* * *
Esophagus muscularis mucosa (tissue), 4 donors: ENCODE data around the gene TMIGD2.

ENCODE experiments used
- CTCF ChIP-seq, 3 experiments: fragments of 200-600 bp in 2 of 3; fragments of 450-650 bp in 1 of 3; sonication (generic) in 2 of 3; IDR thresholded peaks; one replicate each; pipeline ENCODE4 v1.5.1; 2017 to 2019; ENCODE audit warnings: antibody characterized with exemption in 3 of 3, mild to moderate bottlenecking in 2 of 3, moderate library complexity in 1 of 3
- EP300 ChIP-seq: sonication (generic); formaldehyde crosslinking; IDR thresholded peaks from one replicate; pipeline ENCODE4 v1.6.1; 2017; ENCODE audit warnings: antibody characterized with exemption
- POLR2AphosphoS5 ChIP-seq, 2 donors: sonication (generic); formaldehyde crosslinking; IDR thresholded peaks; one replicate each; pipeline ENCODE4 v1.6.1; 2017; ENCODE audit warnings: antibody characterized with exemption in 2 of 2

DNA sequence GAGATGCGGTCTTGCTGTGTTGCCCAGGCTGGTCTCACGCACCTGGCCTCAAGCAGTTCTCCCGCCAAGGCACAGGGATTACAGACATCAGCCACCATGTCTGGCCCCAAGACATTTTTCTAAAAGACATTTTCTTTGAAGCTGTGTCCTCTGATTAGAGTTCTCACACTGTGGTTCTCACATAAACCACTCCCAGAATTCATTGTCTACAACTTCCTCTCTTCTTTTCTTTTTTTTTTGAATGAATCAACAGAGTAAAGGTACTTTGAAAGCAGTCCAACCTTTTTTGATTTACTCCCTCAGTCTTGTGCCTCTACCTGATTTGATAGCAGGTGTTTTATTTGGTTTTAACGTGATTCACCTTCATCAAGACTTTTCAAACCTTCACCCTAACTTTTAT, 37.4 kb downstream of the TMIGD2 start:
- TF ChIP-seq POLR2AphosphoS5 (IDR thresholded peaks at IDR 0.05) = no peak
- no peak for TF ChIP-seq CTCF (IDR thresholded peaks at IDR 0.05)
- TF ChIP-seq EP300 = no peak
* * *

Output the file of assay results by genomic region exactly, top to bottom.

Esophagus muscularis mucosa (tissue), 4 donors: ENCODE data around the gene TMIGD2.

ENCODE experiments used
- CTCF ChIP-seq, 3 experiments: fragments of 200-600 bp in 2 of 3; fragments of 450-650 bp in 1 of 3; sonication (generic) in 2 of 3; IDR thresholded peaks; one replicate each; pipeline ENCODE4 v1.5.1; 2017 to 2019; ENCODE audit warnings: antibody characterized with exemption in 3 of 3, mild to moderate bottlenecking in 2 of 3, moderate library complexity in 1 of 3
- EP300 ChIP-seq: sonication (generic); formaldehyde crosslinking; IDR thresholded peaks from one replicate; pipeline ENCODE4 v1.6.1; 2017; ENCODE audit warnings: antibody characterized with exemption
- POLR2AphosphoS5 ChIP-seq, 2 donors: sonication (generic); formaldehyde crosslinking; IDR thresholded peaks; one replicate each; pipeline ENCODE4 v1.6.1; 2017; ENCODE audit warnings: antibody characterized with exemption in 2 of 2

DNA sequence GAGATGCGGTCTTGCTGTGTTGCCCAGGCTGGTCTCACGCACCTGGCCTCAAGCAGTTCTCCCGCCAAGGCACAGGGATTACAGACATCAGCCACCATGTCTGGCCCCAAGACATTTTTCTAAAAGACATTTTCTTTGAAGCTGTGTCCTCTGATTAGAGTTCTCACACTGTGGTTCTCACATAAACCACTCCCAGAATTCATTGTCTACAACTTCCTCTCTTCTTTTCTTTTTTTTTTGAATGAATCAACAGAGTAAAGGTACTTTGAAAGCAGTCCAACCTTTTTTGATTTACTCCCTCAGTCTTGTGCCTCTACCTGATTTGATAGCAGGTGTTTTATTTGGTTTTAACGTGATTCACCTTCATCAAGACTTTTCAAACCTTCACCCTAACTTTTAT, 37.4 kb downstream of the TMIGD2 start:
- TF ChIP-seq POLR2AphosphoS5 (IDR thresholded peaks at IDR 0.05) = no peak
- no peak for TF ChIP-seq CTCF (IDR thresholded peaks at IDR 0.05)
- TF ChIP-seq EP300 = no peak